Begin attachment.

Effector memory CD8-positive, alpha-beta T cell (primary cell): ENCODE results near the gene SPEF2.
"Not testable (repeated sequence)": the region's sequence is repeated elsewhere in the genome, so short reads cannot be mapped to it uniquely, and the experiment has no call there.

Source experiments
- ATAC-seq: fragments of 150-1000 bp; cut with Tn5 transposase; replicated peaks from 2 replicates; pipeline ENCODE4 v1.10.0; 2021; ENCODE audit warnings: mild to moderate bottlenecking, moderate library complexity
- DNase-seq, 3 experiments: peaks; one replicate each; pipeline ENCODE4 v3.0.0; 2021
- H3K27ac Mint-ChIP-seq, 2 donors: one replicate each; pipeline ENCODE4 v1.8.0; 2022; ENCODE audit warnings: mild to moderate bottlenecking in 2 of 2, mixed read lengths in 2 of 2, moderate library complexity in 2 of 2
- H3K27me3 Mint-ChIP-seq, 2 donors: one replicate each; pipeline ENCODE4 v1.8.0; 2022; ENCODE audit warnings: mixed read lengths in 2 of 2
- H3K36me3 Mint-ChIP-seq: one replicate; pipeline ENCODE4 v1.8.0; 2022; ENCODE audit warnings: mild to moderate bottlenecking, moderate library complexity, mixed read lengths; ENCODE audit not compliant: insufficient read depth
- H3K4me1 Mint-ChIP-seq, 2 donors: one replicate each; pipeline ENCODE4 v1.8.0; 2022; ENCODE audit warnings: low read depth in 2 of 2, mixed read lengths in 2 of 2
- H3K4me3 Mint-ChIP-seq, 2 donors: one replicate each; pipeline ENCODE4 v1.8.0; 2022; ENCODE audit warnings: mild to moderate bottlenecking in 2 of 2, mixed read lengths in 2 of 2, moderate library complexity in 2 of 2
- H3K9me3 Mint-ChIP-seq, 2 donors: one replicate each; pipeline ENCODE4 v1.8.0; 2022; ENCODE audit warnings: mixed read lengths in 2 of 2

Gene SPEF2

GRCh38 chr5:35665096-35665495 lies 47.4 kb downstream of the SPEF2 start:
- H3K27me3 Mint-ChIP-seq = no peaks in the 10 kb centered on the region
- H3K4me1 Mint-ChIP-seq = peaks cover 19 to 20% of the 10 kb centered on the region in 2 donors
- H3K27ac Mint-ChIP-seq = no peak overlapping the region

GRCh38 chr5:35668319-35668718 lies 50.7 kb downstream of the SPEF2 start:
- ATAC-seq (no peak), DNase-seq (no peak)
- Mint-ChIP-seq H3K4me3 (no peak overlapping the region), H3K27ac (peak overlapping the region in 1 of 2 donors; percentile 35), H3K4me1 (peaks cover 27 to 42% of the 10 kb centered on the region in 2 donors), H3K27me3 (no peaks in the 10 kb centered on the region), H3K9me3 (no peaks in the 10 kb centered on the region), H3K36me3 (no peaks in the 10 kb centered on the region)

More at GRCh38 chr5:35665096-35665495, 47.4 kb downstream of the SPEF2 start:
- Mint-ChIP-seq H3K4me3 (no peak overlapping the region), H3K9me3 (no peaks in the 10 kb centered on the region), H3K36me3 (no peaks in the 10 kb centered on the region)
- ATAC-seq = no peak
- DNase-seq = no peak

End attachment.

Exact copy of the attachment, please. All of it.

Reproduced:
Effector memory CD8-positive, alpha-beta T cell (primary cell): ENCODE results near the gene SPEF2.
"Not testable (repeated sequence)": the region's sequence is repeated elsewhere in the genome, so short reads cannot be mapped to it uniquely, and the experiment has no call there.

Source experiments
- ATAC-seq: fragments of 150-1000 bp; cut with Tn5 transposase; replicated peaks from 2 replicates; pipeline ENCODE4 v1.10.0; 2021; ENCODE audit warnings: mild to moderate bottlenecking, moderate library complexity
- DNase-seq, 3 experiments: peaks; one replicate each; pipeline ENCODE4 v3.0.0; 2021
- H3K27ac Mint-ChIP-seq, 2 donors: one replicate each; pipeline ENCODE4 v1.8.0; 2022; ENCODE audit warnings: mild to moderate bottlenecking in 2 of 2, mixed read lengths in 2 of 2, moderate library complexity in 2 of 2
- H3K27me3 Mint-ChIP-seq, 2 donors: one replicate each; pipeline ENCODE4 v1.8.0; 2022; ENCODE audit warnings: mixed read lengths in 2 of 2
- H3K36me3 Mint-ChIP-seq: one replicate; pipeline ENCODE4 v1.8.0; 2022; ENCODE audit warnings: mild to moderate bottlenecking, moderate library complexity, mixed read lengths; ENCODE audit not compliant: insufficient read depth
- H3K4me1 Mint-ChIP-seq, 2 donors: one replicate each; pipeline ENCODE4 v1.8.0; 2022; ENCODE audit warnings: low read depth in 2 of 2, mixed read lengths in 2 of 2
- H3K4me3 Mint-ChIP-seq, 2 donors: one replicate each; pipeline ENCODE4 v1.8.0; 2022; ENCODE audit warnings: mild to moderate bottlenecking in 2 of 2, mixed read lengths in 2 of 2, moderate library complexity in 2 of 2
- H3K9me3 Mint-ChIP-seq, 2 donors: one replicate each; pipeline ENCODE4 v1.8.0; 2022; ENCODE audit warnings: mixed read lengths in 2 of 2

Gene SPEF2

GRCh38 chr5:35665096-35665495 lies 47.4 kb downstream of the SPEF2 start:
- H3K27me3 Mint-ChIP-seq = no peaks in the 10 kb centered on the region
- H3K4me1 Mint-ChIP-seq = peaks cover 19 to 20% of the 10 kb centered on the region in 2 donors
- H3K27ac Mint-ChIP-seq = no peak overlapping the region

GRCh38 chr5:35668319-35668718 lies 50.7 kb downstream of the SPEF2 start:
- ATAC-seq (no peak), DNase-seq (no peak)
- Mint-ChIP-seq H3K4me3 (no peak overlapping the region), H3K27ac (peak overlapping the region in 1 of 2 donors; percentile 35), H3K4me1 (peaks cover 27 to 42% of the 10 kb centered on the region in 2 donors), H3K27me3 (no peaks in the 10 kb centered on the region), H3K9me3 (no peaks in the 10 kb centered on the region), H3K36me3 (no peaks in the 10 kb centered on the region)

More at GRCh38 chr5:35665096-35665495, 47.4 kb downstream of the SPEF2 start:
- Mint-ChIP-seq H3K4me3 (no peak overlapping the region), H3K9me3 (no peaks in the 10 kb centered on the region), H3K36me3 (no peaks in the 10 kb centered on the region)
- ATAC-seq = no peak
- DNase-seq = no peak